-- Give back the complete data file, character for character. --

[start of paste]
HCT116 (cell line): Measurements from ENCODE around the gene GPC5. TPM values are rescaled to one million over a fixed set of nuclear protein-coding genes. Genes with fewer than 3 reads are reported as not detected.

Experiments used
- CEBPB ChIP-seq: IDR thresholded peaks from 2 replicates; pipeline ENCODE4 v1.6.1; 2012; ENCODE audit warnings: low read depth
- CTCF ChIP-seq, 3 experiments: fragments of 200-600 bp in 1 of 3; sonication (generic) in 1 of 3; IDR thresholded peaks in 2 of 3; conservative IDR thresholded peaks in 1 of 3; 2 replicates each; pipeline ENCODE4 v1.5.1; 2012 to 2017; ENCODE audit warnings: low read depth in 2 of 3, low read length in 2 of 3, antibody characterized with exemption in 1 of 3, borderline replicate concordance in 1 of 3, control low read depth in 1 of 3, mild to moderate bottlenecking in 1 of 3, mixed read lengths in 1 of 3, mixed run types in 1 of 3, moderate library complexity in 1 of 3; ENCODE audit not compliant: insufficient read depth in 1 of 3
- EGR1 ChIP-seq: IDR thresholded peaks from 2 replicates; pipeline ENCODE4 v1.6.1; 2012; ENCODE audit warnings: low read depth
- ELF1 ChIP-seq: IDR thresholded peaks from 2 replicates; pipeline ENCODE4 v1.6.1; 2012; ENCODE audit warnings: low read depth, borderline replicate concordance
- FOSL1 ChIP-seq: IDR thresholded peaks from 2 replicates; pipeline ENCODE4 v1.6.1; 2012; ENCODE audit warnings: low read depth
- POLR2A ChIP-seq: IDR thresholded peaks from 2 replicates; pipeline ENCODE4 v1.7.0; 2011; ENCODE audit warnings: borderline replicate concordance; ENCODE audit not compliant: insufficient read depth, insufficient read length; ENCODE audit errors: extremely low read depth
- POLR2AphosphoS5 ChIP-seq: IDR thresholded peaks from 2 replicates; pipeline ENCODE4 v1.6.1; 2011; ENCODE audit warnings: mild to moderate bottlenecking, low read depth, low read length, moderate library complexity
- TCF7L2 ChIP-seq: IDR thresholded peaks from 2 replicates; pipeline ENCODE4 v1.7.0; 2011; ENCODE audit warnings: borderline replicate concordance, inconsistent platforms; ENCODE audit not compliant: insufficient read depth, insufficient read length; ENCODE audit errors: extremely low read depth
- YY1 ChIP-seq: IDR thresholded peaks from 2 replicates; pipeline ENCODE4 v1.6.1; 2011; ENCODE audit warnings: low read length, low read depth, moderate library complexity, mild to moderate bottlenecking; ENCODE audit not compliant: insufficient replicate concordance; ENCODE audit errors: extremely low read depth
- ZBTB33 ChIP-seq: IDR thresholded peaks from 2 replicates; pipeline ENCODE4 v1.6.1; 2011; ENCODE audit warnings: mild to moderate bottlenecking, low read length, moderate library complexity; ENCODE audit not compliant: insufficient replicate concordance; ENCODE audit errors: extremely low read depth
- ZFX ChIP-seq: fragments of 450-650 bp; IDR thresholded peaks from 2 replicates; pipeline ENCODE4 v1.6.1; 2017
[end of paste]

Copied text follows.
HCT116 (cell line): Measurements from ENCODE around the gene GPC5. TPM values are rescaled to one million over a fixed set of nuclear protein-coding genes. Genes with fewer than 3 reads are reported as not detected.

Experiments used
- CEBPB ChIP-seq: IDR thresholded peaks from 2 replicates; pipeline ENCODE4 v1.6.1; 2012; ENCODE audit warnings: low read depth
- CTCF ChIP-seq, 3 experiments: fragments of 200-600 bp in 1 of 3; sonication (generic) in 1 of 3; IDR thresholded peaks in 2 of 3; conservative IDR thresholded peaks in 1 of 3; 2 replicates each; pipeline ENCODE4 v1.5.1; 2012 to 2017; ENCODE audit warnings: low read depth in 2 of 3, low read length in 2 of 3, antibody characterized with exemption in 1 of 3, borderline replicate concordance in 1 of 3, control low read depth in 1 of 3, mild to moderate bottlenecking in 1 of 3, mixed read lengths in 1 of 3, mixed run types in 1 of 3, moderate library complexity in 1 of 3; ENCODE audit not compliant: insufficient read depth in 1 of 3
- EGR1 ChIP-seq: IDR thresholded peaks from 2 replicates; pipeline ENCODE4 v1.6.1; 2012; ENCODE audit warnings: low read depth
- ELF1 ChIP-seq: IDR thresholded peaks from 2 replicates; pipeline ENCODE4 v1.6.1; 2012; ENCODE audit warnings: low read depth, borderline replicate concordance
- FOSL1 ChIP-seq: IDR thresholded peaks from 2 replicates; pipeline ENCODE4 v1.6.1; 2012; ENCODE audit warnings: low read depth
- POLR2A ChIP-seq: IDR thresholded peaks from 2 replicates; pipeline ENCODE4 v1.7.0; 2011; ENCODE audit warnings: borderline replicate concordance; ENCODE audit not compliant: insufficient read depth, insufficient read length; ENCODE audit errors: extremely low read depth
- POLR2AphosphoS5 ChIP-seq: IDR thresholded peaks from 2 replicates; pipeline ENCODE4 v1.6.1; 2011; ENCODE audit warnings: mild to moderate bottlenecking, low read depth, low read length, moderate library complexity
- TCF7L2 ChIP-seq: IDR thresholded peaks from 2 replicates; pipeline ENCODE4 v1.7.0; 2011; ENCODE audit warnings: borderline replicate concordance, inconsistent platforms; ENCODE audit not compliant: insufficient read depth, insufficient read length; ENCODE audit errors: extremely low read depth
- YY1 ChIP-seq: IDR thresholded peaks from 2 replicates; pipeline ENCODE4 v1.6.1; 2011; ENCODE audit warnings: low read length, low read depth, moderate library complexity, mild to moderate bottlenecking; ENCODE audit not compliant: insufficient replicate concordance; ENCODE audit errors: extremely low read depth
- ZBTB33 ChIP-seq: IDR thresholded peaks from 2 replicates; pipeline ENCODE4 v1.6.1; 2011; ENCODE audit warnings: mild to moderate bottlenecking, low read length, moderate library complexity; ENCODE audit not compliant: insufficient replicate concordance; ENCODE audit errors: extremely low read depth
- ZFX ChIP-seq: fragments of 450-650 bp; IDR thresholded peaks from 2 replicates; pipeline ENCODE4 v1.6.1; 2017